I am a technological determinist who adheres to transmission models of communication. Surprised? I am, but this is indeed my impression after reading David Holmes’ Communication Theory. Media, Technology and Society. Of course I feel seriously mis-placed. Very briefly Holmes aims to discuss the implications of new communication technologies for media studies and the sociology of communication. I do not intend to write a full review of his book, but I just have to share a few points that I find strange. In all Communication Theory is a valuable textbook, and I recognize many of his points such as the importance of examining on how technologically constituted mediums bring about new qualities and context for communication and social integration. Evidently, this is partly what I see my own research project to be about.
Holmes sees media and communication theories as two-folded: either focusing on the interaction-aspect of communication or focusing on the integration-aspect of communication. To me it is pretty difficult to discuss the social integration functions of communication (whether mass, personally or interpersonally mediated) without also talking about how media facilitate possibilities for interaction. Initially this seems to be Holmes’ view as well, arguing that interaction is still important, yet emphasising that interaction always has a ritual function of social integration (he argues that integration does not necessarily involve direct interaction at all, but I’ll have to leave that for now). However it still this distinction that I find problematic. I strongly object to his claim that on the Internet interaction without reciprocity is a systematic reality. “Most Internet identities are avatars for whom reciprocity is not possible” (p. 150). I need to be fair, Holmes does in fact differentiate between communication between friends and communication between people who are anonymous to each other. But I think his discussion of online interactions is too crude and general when he argues that in most cases, obligations to reciprocity do not exist in network communication due to low visibility, no commitment to the online avatar, and lack of offline context of recognition (these reasons just seem so mid-90s). With no reciprocity there is no form of social integration, as he argues that social integration is made possible by reciprocity, via interdependence, long-term continuity of association and strong identification with another (p. 152). He seems to be arguing that network communication does not in a very large extent facilitate social integration.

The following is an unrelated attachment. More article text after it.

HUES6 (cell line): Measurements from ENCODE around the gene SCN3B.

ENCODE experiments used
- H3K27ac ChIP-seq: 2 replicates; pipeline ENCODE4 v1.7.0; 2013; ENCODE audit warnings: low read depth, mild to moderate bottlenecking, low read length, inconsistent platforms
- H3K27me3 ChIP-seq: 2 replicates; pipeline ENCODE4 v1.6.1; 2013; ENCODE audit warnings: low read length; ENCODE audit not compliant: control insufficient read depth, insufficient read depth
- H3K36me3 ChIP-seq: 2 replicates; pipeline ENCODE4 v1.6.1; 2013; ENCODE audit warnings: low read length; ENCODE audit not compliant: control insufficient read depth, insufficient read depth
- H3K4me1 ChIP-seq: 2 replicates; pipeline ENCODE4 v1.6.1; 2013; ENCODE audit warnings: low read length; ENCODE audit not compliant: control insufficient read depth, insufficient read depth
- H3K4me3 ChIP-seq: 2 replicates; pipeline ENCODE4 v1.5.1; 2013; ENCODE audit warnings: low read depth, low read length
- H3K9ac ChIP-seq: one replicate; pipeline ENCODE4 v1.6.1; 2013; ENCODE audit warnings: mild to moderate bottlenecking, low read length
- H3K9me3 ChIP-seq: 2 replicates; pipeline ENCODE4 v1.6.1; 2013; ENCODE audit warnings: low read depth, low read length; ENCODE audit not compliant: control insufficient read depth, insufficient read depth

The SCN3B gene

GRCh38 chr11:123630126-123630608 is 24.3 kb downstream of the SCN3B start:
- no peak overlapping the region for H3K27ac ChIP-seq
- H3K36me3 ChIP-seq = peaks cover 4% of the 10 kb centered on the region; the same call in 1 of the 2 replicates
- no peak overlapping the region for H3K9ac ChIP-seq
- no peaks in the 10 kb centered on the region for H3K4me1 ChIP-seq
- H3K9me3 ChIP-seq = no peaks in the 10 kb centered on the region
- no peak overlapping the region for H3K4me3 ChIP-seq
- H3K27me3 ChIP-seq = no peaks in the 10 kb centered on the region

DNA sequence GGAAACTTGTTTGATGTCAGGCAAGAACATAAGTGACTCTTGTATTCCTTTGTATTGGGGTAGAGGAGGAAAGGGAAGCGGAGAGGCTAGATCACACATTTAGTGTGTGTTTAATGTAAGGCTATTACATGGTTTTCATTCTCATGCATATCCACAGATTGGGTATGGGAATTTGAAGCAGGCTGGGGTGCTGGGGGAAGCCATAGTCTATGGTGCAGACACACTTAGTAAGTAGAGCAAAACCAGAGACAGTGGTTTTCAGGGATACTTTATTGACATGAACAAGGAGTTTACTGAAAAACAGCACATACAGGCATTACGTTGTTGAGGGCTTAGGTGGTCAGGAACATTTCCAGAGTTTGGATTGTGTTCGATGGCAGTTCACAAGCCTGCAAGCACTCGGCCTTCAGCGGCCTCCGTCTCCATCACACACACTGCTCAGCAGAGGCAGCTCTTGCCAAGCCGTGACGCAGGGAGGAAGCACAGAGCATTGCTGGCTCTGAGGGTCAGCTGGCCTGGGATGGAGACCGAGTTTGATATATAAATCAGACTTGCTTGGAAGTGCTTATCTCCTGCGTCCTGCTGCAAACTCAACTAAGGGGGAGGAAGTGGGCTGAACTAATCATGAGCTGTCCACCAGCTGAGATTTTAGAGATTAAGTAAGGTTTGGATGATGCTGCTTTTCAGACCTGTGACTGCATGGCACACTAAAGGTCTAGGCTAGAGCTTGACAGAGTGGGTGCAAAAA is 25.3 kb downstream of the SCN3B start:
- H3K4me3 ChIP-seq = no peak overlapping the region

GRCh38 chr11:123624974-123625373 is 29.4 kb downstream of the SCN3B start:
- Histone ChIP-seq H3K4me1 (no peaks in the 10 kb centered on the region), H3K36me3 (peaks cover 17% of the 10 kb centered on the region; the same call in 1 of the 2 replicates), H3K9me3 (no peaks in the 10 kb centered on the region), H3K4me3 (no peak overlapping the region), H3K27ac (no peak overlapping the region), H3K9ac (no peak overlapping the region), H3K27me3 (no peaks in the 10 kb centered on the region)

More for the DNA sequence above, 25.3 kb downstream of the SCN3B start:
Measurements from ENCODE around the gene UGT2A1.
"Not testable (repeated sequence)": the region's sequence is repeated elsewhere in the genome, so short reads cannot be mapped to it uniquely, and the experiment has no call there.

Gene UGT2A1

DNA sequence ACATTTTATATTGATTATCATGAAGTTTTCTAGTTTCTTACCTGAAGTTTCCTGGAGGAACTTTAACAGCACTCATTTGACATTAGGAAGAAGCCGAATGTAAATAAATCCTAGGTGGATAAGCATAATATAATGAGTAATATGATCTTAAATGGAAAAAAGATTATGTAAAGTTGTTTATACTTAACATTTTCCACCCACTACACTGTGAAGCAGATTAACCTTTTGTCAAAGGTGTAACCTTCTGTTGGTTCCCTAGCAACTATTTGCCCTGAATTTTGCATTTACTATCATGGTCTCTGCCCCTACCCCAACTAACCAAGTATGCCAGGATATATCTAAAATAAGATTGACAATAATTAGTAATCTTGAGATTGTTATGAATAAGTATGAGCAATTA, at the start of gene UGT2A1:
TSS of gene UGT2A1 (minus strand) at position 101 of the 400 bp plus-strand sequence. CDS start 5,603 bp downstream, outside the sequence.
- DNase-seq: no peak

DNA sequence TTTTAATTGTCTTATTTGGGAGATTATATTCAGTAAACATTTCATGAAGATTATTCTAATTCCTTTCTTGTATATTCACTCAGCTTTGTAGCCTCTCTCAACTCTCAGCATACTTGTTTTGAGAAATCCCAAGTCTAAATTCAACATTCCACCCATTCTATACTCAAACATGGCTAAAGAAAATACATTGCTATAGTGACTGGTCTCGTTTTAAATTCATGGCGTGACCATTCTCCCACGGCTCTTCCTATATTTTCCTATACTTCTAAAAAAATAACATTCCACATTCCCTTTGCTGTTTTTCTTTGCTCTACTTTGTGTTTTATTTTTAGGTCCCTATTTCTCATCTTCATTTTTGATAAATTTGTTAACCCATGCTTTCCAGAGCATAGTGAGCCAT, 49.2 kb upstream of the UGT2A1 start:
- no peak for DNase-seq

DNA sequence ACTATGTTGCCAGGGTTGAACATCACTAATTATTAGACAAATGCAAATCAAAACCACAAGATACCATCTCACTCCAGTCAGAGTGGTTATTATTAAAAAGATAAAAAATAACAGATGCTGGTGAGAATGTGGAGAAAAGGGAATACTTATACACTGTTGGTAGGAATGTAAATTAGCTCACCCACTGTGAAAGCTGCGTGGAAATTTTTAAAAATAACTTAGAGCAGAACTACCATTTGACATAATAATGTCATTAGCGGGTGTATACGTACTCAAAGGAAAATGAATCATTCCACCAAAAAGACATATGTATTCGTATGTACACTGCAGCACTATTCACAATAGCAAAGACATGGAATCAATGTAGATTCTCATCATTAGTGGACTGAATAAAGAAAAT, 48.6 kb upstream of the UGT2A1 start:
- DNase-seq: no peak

Finally (well for now at least), Holmes repeatedly argues that mediated communication supplants face-to-face interaction without explaining the complex relationships between mediated and face-to-face interaction: “The more reliant individuals are on CMC to meet communication needs, the less they engage with embodied interaction. No empirical studies are necessary to demonstrate this relationship” (203). That is kind of too simplistic isn’t it?
That being said, the book was a very interesting read. Besides, reading books is a lot more fun when you don’t take all arguments at face value.